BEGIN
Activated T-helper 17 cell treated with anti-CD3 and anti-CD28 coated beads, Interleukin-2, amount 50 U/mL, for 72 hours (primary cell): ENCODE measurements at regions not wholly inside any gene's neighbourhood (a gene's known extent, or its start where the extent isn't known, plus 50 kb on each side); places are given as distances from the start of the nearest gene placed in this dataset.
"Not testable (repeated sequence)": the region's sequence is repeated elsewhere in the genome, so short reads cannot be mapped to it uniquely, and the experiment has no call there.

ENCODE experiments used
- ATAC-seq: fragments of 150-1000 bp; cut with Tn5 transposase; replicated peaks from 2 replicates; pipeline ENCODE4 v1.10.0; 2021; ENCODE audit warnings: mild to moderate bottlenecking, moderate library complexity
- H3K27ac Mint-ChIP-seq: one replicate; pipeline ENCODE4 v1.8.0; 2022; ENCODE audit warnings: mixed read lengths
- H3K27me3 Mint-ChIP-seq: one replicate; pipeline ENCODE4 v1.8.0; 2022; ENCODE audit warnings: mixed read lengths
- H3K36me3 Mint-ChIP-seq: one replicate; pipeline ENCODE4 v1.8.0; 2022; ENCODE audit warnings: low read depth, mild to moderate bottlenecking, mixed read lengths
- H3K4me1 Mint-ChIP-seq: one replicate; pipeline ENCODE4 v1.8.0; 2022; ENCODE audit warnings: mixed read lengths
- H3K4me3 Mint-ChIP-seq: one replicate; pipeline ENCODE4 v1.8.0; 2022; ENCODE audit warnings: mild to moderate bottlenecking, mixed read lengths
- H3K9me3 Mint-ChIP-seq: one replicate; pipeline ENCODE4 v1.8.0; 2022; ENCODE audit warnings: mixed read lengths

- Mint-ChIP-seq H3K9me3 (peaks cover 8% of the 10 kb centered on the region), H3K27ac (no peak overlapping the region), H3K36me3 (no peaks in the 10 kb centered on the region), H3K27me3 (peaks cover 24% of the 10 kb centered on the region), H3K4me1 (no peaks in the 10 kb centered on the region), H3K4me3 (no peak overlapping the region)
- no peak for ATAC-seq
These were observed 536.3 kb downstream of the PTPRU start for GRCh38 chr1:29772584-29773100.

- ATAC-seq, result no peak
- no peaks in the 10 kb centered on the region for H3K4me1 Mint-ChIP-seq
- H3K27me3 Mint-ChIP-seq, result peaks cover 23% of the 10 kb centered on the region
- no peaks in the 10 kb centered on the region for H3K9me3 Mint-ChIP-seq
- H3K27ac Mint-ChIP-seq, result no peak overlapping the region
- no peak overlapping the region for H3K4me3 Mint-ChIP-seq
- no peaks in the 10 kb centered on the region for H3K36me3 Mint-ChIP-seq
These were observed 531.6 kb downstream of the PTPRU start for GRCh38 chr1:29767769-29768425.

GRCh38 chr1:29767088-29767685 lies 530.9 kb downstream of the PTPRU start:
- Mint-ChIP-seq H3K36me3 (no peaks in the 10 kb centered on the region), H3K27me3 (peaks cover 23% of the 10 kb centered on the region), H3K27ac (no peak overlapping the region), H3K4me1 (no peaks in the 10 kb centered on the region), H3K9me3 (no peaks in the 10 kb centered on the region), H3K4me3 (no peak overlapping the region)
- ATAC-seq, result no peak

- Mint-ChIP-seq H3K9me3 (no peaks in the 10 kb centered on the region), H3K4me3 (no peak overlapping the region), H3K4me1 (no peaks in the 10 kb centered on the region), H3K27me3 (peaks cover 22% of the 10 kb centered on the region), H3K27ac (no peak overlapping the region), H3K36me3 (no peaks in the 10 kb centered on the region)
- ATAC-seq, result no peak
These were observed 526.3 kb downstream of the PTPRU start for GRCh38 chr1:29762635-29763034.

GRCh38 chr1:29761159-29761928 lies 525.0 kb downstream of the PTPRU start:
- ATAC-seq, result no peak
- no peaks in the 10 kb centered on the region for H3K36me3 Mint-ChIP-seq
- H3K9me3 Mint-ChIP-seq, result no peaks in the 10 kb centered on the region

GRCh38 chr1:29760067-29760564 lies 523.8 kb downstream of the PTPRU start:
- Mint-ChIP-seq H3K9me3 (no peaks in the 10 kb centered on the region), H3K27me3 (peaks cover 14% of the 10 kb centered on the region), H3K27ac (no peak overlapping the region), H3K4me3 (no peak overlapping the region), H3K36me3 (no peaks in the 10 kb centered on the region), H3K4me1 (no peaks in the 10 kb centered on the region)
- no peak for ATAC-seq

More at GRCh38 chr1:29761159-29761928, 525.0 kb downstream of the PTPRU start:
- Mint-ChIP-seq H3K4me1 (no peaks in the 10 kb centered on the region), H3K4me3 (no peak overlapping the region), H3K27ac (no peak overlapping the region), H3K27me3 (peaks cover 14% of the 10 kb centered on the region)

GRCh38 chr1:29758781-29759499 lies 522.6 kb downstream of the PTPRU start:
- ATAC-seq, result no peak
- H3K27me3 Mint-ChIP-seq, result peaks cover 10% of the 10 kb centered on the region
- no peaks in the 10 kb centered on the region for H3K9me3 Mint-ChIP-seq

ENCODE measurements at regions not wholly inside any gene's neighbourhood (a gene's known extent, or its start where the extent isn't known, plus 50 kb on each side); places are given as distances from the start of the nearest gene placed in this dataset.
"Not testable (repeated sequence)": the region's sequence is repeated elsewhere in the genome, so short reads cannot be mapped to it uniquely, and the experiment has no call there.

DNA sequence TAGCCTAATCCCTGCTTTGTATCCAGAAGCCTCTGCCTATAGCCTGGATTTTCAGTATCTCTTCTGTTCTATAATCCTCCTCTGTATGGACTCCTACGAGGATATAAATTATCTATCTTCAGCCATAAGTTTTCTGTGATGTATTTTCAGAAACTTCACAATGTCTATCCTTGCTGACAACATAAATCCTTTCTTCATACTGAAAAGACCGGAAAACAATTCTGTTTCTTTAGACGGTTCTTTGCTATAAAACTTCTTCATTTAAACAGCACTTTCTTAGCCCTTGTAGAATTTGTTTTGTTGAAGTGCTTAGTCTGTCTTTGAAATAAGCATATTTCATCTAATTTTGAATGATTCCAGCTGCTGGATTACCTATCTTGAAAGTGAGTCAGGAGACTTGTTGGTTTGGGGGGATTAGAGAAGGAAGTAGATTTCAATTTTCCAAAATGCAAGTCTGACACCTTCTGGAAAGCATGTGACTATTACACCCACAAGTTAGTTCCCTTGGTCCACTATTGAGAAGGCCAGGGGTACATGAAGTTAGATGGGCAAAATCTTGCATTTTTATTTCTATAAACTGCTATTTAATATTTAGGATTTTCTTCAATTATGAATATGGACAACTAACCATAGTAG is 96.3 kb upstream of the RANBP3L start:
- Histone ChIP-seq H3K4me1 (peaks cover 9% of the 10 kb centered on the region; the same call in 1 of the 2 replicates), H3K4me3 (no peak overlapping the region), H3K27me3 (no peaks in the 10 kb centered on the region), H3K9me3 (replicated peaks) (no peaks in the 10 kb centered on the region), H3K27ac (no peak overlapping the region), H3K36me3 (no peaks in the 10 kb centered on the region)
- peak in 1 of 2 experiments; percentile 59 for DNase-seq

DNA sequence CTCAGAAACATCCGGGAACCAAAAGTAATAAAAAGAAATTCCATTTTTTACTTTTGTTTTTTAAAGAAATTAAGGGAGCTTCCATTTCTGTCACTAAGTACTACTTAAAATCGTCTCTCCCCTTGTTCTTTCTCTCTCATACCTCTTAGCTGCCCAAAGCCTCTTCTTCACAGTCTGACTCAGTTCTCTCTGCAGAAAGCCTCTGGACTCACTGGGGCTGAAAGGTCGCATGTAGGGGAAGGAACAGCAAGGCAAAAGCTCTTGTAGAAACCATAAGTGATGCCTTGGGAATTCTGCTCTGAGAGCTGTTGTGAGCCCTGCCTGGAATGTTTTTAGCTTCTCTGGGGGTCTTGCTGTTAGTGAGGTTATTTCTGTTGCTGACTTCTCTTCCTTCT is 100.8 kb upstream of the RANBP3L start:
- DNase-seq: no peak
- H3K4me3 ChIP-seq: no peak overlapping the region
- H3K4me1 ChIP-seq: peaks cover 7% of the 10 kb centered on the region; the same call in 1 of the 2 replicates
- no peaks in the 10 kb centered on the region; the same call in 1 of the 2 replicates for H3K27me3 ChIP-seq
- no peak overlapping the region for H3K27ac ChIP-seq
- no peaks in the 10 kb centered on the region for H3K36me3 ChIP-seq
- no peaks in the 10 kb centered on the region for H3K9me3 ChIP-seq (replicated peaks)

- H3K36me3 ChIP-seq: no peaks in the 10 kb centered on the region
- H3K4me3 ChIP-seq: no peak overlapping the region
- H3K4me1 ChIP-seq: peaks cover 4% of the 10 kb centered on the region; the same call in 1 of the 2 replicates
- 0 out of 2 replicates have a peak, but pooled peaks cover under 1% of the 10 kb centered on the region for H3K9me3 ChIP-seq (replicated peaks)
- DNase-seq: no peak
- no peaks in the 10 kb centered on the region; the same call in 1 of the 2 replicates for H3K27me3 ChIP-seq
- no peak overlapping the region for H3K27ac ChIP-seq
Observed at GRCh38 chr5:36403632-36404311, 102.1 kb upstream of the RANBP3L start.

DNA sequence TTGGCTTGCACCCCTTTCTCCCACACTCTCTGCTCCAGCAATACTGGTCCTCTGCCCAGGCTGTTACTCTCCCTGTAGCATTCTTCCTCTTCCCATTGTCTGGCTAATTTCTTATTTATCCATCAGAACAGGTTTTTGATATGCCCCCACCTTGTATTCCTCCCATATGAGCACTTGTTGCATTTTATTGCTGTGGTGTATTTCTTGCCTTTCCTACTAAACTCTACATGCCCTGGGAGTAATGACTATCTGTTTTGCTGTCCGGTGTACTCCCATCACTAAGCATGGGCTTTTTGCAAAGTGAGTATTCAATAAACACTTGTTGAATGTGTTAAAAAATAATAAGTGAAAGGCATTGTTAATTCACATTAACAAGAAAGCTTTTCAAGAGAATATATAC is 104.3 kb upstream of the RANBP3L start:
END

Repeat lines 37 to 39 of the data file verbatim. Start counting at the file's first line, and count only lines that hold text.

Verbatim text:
GRCh38 chr1:29758781-29759499 lies 522.6 kb downstream of the PTPRU start:
- ATAC-seq, result no peak
- H3K27me3 Mint-ChIP-seq, result peaks cover 10% of the 10 kb centered on the region